News & Events
U.S. Grains Council (USGC) Chairman Ron Gray, a farmer from Illinois, and USGC Regional Director of the Western Hemisphere Marri Carrow returned last week from an agriculture industry mission to learn about and engage with the Cuban government and people.
Following the trip, Gray reflected on the experience and the work still to be done in a video interview.
By: Manuel Sanchez, U.S. Grains Council Manager of Global Trade
The U.S. Grains Council (USGC) has a vital interest in the Western Hemisphere region, including the Caribbean. U.S. coarse grains and co-products have a natural market advantage in the region, although South American products have made inroads in recent years.
One such market is the Dominican Republic. Located only 800 miles (1,293 kilometers) away from the U.S. coast, it is a corn deficit country, importing 1.2 million metric tons (47 million bushels) annually.
Although most U.S. trade with Cuba has been severely restricted since the 1960s, Cuba does buy limited amounts of agricultural products from the United States, including corn and distiller’s dried grains with solubles (DDGS). The recent decision by the Obama Administration to move toward normalized relations has prompted many in the agriculture sector, including the U.S. Grains Council (USGC), to explore next steps in fully reopening this next-door market.
The U.S. Grains Council (USGC) is pleased to announce that five of its international offices have launched websites, including three since the beginning of the year.
The offices and there web addresses are as follows:
Two months after the Obama Administration made a splash with the announcement it would seek to normalize trade relations with Cuba, the U.S. grain industry is making moves to seize the opportunity for increased exports there.
By: Javier Chavez, U.S. Grains Council Marketing Specialist in Mexico
“We need more U.S. corn” was the greeting a U.S. Grains Council-escorted team received from Eudoro Acebedo, a Colombian poultry producer.
As a growing country that is experiencing dietary shifts toward higher-value calories, Colombians are poised to eat more meat, eggs and dairy. However, the mountainous country cannot produce enough grain to meet it needs. This presents the opportunity for export growth in coarse grains and co-products.
Peru has started the year with surging U.S. sales, filling its import quota for U.S. corn of 709,260 metric tons (27.9 million bushels) in the first seven days of the year. In the 2013/2014 marketing year, Peru finished as the eighth-largest U.S. corn export destination, setting an historic record of more than 1.2 million tons (47 million bushels) imported. And, if the anticipated accumulated exports to Peru are realized, within the first 5 months of the 2014/2015 marketing year, it will have already exceeded the total imports of the 2013/2014 marketing year.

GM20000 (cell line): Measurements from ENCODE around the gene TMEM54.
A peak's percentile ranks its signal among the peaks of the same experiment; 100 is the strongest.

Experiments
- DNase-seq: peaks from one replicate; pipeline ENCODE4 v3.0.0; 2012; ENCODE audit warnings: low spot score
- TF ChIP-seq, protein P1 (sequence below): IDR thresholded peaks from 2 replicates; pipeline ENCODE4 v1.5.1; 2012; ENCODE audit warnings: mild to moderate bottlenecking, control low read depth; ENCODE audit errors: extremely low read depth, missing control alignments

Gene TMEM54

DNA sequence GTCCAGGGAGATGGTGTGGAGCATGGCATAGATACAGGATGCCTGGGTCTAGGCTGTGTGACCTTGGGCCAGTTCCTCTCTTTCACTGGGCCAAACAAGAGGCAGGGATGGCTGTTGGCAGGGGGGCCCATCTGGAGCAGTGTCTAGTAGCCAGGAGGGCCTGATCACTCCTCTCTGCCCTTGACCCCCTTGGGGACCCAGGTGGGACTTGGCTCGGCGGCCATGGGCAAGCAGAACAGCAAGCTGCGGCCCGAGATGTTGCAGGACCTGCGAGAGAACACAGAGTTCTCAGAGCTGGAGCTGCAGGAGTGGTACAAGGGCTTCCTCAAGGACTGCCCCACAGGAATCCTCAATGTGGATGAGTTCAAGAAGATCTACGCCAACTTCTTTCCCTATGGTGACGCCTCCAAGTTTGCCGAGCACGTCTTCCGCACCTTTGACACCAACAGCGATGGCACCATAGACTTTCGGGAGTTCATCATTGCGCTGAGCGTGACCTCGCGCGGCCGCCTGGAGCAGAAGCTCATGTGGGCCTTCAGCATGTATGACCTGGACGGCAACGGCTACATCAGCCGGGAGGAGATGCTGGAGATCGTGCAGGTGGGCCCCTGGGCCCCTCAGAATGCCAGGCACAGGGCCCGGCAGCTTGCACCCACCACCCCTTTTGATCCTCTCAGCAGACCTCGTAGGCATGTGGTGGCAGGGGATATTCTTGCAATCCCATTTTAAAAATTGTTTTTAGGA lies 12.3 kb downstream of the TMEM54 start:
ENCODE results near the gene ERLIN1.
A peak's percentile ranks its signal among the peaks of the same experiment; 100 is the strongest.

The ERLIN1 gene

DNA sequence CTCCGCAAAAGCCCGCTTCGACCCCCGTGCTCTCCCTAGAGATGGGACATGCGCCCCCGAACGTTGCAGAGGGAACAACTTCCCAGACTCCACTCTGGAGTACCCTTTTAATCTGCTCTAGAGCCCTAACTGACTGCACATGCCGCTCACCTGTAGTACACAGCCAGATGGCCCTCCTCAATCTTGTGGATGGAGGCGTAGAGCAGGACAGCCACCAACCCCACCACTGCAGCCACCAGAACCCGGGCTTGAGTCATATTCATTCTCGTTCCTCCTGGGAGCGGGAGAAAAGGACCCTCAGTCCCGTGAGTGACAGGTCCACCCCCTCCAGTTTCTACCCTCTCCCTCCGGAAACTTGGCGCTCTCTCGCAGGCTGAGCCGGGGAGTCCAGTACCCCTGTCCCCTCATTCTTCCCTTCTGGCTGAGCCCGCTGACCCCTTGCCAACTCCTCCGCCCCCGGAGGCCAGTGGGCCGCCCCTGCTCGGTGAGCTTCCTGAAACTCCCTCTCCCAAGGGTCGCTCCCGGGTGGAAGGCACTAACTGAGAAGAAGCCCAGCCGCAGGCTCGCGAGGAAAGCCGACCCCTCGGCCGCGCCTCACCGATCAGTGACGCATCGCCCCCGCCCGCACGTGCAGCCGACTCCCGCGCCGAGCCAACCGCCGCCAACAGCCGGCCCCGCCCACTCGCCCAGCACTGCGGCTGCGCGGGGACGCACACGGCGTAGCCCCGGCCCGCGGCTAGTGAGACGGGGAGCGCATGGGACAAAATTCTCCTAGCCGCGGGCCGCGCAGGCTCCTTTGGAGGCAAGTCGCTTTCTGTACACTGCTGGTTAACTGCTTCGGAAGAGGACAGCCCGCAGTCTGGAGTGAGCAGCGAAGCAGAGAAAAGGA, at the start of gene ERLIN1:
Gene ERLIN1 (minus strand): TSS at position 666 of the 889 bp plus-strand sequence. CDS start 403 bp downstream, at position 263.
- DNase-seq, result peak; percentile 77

This week’s U.S. Grains Council’s (USGC) Chart of Note illustrates the importance of the top four Latin American corn importers - Mexico, Colombia, Venezuela and Peru - in the world corn market this marketing year in comparison to expected top 10 markets.
The top four corn importing countries in Latin America are estimated to make up more than a quarter of the world market for corn this year. In fact, combined they are expected to import more corn from the world than Japan, which is currently the top destination for U.S. corn.
Please join the U.S. Grains Council (USGC) in bidding farewell to Cesar Diaz, who is leaving the Council to pursue new opportunities.
Diaz served as the Council’s marketing specialist in the Western Hemisphere for more than two years. In this capacity, he provided support to the regional director and allowed the Council to provide additional depth and follow-up to ongoing marketing programs in the region.
His last day will be Friday, Jan. 30.
The U.S. Grains Council’s (USGC’s) continued success depends in part on recruiting new, enthusiastic staff members like Egna Rodriguez and Alvaro Cordero. Both are marking five years of service this winter, Rodriguez as administrative assistant in Panama and Cordero as a manager of global trade.